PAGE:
27. Hex examples • 96416 = 1001 0110 01002 • d12316 = 1101 0001 0010 00112 • Now let’s go the other way: • 1110002 = ______16 • 100111112 = _______16

  28. Decimal  octal, hex • Often the best way to come up with octal or hex is to go thru binary first. • Ex. What is 71 in octal? • Binary store gives: 71 = 64 + 4 + 2 + 1 • Binary number is 1000111 • Grouped as octal: 001 000 1112 = 1078 • We can check answer.

  29. Why couldn’t the computer scientist tell the difference between Halloween (Oct 31) and Christmas (Dec 25) ?

  30. Negatives? • We can used a “signed” representation. • We want half the rep’ns to be negative. • Ex. 5 bits  32 numbers. • 16 numbers are negative • Thus, range is –16 to +15. • For n bits: range is –2n–1 to 2n – 1 – 1

  31. How to represent negatives • In ordinary (unsigned) binary, this was impossible! • In signed: 3 steps to represent –x: • Find rep’n of +x. • Invert the bits. • Add 1. • Try some examples.

  32. CS 16 – Jan. 21 Chapter 3: data representation • Many kinds of data  all in binary • Today: integers • Unsigned • Signed • Later: text, images, code, etc.

  33. Different kinds of data!

  34. Converting to binary • A computer system has both HW & SW • HW: only understands binary • SW: Translates human information into binary for the HW. • How? • Break into pieces (digits, words, letters, symbols, pixels, …) • Each piece individually gets a binary number.

  35. Data vs. information • What does 29613 mean to you? Or is it just a random number? • What might 111010110101110010… mean to the computer? • Information means that we are adding “meaning” to the data • Binary is like the alphabet… all languages use it to give meaning to letters. What is “pet set” ?

  36. Analog is how WE understand the world Just “warmer” or “crooked” is enough for us Can handle “in between” values Think of a clock, speedometer, odometer Digital emphasizes exact values, usually expressed as 0 or 1, true or false. No such thing as “in between.” It’s either 10:30 or 10:31… Analog vs. Digital

  37. An analogy Think of the notes on a piano. • 88 keys • Range: from lowest to highest key. • Granularity: distance between consecutive notes. • But for computer, notes are converted to binary numbers!

  38. Representations • To represent anything in binary, need to know: • Number of bits? (size) • What do the bits mean? (scheme) • Representation schemes for integers: • unsigned • signed • sign magnitude • BCD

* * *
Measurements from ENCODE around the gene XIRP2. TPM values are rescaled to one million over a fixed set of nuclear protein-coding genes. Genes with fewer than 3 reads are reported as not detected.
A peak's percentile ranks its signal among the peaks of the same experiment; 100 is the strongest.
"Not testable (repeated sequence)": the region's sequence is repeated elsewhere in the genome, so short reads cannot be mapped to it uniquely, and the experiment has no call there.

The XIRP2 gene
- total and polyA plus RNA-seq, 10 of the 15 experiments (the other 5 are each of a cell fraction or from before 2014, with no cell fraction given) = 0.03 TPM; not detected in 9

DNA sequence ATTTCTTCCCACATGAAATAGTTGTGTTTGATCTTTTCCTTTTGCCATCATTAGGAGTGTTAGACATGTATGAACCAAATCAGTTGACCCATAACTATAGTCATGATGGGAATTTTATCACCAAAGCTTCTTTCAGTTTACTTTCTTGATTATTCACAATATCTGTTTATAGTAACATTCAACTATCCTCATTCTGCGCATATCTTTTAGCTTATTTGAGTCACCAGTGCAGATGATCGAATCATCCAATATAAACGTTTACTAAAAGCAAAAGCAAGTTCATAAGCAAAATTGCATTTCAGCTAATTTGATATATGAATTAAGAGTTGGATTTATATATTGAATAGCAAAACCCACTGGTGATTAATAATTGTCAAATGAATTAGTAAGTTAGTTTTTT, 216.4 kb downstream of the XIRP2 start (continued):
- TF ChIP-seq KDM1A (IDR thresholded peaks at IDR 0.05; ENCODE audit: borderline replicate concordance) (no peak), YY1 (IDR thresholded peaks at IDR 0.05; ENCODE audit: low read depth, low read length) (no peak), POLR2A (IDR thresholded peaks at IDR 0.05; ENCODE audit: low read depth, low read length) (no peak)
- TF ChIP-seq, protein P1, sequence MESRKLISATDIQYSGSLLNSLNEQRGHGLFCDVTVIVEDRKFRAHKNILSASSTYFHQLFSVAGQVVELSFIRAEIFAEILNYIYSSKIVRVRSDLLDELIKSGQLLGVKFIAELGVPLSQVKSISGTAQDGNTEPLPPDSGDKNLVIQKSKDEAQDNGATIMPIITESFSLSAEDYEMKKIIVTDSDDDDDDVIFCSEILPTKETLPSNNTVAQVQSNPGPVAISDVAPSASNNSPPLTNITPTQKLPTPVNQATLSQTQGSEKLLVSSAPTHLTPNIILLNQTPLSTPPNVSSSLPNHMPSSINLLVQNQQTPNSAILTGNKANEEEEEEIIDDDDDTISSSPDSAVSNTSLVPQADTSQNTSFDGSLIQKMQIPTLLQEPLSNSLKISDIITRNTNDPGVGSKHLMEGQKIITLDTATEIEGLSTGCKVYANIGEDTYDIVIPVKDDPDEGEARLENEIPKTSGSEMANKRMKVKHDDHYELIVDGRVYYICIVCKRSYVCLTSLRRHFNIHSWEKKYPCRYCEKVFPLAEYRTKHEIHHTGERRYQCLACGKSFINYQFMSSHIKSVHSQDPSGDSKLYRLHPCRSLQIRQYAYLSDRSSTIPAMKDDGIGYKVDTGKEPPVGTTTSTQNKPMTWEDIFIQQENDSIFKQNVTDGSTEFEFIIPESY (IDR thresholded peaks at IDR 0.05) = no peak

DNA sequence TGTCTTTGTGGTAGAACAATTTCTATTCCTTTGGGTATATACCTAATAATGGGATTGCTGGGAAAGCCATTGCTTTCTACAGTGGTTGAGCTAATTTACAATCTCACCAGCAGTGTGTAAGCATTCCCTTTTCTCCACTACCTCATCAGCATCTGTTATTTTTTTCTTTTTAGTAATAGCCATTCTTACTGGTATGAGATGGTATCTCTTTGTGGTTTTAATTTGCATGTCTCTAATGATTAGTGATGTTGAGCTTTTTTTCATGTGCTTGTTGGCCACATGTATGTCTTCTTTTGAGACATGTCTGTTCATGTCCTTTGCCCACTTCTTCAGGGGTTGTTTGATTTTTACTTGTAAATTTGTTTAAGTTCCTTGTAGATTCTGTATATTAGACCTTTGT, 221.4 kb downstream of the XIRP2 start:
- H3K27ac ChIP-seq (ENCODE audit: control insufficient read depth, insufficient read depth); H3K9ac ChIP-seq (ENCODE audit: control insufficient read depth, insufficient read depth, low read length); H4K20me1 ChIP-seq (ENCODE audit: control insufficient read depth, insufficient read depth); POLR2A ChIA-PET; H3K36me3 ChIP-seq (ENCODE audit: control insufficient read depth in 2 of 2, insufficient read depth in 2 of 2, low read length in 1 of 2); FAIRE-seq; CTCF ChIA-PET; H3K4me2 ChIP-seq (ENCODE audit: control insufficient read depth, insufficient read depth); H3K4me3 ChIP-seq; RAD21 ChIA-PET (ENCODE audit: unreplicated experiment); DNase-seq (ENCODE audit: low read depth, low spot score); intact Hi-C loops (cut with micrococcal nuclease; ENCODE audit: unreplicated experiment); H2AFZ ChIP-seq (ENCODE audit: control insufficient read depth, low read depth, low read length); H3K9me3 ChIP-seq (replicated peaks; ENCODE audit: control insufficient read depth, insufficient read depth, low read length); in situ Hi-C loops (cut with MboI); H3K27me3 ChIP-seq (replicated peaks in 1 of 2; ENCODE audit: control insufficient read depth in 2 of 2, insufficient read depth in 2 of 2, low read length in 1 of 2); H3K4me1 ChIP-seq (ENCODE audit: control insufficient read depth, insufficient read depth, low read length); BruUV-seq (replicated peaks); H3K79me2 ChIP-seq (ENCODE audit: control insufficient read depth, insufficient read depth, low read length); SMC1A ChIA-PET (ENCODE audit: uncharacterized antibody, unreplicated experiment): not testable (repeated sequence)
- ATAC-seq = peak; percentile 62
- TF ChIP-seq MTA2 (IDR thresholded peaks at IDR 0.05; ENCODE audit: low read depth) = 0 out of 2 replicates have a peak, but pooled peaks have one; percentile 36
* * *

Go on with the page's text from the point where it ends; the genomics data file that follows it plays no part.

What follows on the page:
39. Size of rep’n • Most often 8, 16, or 32 bits • For our examples, we’ll use small sizes • 5 bits: 25 different numbers • 32 bits: 232 different numbers

  40. Scheme I: Unsigned • Ordinary binary number.  • For 5 bits: smallest = 00000 (zero) largest = 11111 (31) • In general, smallest = 0, largest = 2n – 1. • Going beyond possible range: “overflow”

  41. Review: Scheme II: Signed • Allows for negative numbers • We want half the rep’ns to be negative. • Ex. 5 bits  32 numbers. • 16 numbers are negative • Thus, range is –16 to +15. • For n bits: range is –2n–1 to 2n – 1 – 1

  42. Review: How to represent negatives • In unsigned, impossible! • In signed: 3 steps to represent –x: • Find rep’n of +x. • Invert the bits. • Add 1. • Try some examples.

  43. Closer look at signed • In 5 bits: largest number is 01111 (+15) lowest number is 10000 (–16) • Leftmost bit is “sign bit” • Positive #’s have same rep’n as unsigned. • Technique for –x doesn’t work for –16.

  44. Recap example • What does 110010 represent if interpreted as: • 6 bit unsigned? • 6 bit signed?

  45. Scheme III: Sign-magnitude • Leftmost bit works like a +/- sign. • Remaining bits behave like unsigned. • Example: what is 11001 ? • Leftmost bit “1” means number is negative • Remaining bits are 1001 = 9, so entire number is –9 • What would –20 look like in 8 bits? • +20 looks like 10100 or 00010100 • To make it negative, change first bit to 1.

  46. Scheme IV: BCD • “Binary Coded Decimal” • Only good for positives. • Each decimal digit corresponds to 4 bits. • Easy conversion for binary  decimal • Ex. 278 = 0010 0111 1000 • If we have 8 bit BCD, what is the range? • Waste

  47. Having enough bits • Question – Are 6 bits sufficient to represent the number 50? • Answer – Depends on the rep’n scheme. Let’s look at each one.

  48. CS 16 – Lab #2 Excel • values and formulas • Awesome number cruncher • Slick functions: sort, subtotals, charts • Can help answer probing questions • White pages = reading • Yellow pages = lab • Only one thing I don’t like about Excel…

  49. Bill Gates – Microsoft